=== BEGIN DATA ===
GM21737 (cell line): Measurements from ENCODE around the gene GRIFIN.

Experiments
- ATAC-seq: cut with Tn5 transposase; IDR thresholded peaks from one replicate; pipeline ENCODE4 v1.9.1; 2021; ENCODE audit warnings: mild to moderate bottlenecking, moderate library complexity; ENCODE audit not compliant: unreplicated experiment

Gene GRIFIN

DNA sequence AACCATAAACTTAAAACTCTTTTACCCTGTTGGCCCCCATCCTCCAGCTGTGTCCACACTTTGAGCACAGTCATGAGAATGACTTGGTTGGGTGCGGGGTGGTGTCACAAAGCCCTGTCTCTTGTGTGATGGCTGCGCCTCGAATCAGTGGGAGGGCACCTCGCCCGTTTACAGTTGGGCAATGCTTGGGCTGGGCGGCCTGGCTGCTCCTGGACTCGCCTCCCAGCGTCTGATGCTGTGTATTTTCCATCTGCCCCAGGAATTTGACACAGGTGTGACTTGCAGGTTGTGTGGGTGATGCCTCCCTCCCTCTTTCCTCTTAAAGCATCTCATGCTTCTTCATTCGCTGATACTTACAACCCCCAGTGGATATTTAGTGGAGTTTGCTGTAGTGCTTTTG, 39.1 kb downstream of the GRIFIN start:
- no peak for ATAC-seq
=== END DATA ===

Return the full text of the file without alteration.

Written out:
GM21737 (cell line): Measurements from ENCODE around the gene GRIFIN.

Experiments
- ATAC-seq: cut with Tn5 transposase; IDR thresholded peaks from one replicate; pipeline ENCODE4 v1.9.1; 2021; ENCODE audit warnings: mild to moderate bottlenecking, moderate library complexity; ENCODE audit not compliant: unreplicated experiment

Gene GRIFIN

DNA sequence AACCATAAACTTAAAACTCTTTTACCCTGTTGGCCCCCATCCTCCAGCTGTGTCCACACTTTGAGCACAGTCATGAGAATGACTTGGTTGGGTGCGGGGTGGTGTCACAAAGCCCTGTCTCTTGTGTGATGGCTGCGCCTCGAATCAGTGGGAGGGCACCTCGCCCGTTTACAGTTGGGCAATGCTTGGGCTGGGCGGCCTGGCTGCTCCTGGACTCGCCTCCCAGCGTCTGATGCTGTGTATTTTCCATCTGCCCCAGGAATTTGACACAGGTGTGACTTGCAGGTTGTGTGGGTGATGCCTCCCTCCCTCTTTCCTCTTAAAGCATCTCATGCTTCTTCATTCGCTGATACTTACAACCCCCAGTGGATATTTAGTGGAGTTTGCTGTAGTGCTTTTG, 39.1 kb downstream of the GRIFIN start:
- no peak for ATAC-seq